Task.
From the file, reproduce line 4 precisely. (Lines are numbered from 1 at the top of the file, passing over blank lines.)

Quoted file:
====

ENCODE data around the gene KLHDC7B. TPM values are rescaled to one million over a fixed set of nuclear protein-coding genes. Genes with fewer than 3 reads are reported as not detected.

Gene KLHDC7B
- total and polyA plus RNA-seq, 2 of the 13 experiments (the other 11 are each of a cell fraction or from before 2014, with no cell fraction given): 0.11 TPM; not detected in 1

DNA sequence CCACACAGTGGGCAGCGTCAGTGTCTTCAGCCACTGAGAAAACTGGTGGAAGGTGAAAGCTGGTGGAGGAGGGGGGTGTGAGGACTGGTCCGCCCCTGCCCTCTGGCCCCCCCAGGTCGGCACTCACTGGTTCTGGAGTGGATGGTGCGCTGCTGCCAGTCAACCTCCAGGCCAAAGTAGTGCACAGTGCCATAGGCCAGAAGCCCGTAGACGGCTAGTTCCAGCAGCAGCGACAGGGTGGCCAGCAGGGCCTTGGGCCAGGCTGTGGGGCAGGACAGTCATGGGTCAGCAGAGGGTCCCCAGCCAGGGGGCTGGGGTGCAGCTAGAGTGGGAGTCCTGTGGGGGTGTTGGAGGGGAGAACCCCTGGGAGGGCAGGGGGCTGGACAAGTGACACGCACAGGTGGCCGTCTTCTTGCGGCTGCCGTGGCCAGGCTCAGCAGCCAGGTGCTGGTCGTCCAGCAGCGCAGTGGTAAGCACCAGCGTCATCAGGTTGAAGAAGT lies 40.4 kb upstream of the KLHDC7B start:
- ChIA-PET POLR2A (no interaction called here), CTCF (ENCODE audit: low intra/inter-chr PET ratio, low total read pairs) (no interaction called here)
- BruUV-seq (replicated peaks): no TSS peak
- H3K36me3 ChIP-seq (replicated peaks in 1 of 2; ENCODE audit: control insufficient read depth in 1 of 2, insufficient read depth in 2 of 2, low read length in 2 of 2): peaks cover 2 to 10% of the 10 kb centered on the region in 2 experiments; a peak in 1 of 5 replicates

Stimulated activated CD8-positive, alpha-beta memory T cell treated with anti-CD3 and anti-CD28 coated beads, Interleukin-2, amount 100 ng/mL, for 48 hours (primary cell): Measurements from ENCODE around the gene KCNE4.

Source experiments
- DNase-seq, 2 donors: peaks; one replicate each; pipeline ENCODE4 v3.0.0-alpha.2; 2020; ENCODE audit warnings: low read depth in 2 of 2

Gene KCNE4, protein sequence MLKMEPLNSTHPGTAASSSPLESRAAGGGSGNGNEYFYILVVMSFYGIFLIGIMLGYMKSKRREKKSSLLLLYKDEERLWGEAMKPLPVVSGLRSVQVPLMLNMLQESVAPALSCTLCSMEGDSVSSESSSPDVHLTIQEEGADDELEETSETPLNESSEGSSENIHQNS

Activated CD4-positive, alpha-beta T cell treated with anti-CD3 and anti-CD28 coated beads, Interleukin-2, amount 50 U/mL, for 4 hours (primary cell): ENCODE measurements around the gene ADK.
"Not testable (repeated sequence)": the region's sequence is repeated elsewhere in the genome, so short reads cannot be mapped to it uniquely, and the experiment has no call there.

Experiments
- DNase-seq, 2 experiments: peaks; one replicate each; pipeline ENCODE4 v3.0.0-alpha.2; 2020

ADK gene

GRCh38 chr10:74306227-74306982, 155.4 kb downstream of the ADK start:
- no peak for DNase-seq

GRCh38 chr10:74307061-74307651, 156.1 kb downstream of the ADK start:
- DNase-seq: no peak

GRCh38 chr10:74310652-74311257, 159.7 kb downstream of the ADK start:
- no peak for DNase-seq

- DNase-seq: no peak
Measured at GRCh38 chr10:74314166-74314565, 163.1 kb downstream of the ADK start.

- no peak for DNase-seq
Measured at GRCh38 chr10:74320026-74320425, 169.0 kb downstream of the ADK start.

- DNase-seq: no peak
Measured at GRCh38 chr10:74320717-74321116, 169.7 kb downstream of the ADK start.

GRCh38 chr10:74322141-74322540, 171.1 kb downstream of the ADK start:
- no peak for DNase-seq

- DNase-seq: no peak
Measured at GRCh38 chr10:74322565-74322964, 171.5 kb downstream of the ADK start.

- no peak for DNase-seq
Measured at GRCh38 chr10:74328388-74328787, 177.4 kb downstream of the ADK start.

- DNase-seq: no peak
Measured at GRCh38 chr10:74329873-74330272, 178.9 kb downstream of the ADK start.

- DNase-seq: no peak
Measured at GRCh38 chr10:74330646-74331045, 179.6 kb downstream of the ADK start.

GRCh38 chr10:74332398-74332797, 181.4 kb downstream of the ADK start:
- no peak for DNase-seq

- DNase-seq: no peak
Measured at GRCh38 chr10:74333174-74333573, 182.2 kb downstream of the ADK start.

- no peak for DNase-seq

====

DNA sequence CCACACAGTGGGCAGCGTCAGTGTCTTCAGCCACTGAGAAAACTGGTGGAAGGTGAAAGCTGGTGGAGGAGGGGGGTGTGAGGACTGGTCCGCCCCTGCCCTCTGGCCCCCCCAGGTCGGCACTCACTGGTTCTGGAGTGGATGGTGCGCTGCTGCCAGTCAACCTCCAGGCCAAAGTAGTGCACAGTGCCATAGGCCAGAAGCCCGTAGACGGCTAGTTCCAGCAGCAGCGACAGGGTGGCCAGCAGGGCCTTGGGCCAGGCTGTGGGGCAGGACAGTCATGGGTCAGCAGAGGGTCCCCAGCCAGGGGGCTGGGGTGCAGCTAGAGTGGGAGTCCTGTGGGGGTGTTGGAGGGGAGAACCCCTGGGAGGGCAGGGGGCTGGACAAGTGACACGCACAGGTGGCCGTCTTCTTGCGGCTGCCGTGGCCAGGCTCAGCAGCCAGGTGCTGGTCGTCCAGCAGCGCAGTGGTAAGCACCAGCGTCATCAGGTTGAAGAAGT lies 40.4 kb upstream of the KLHDC7B start: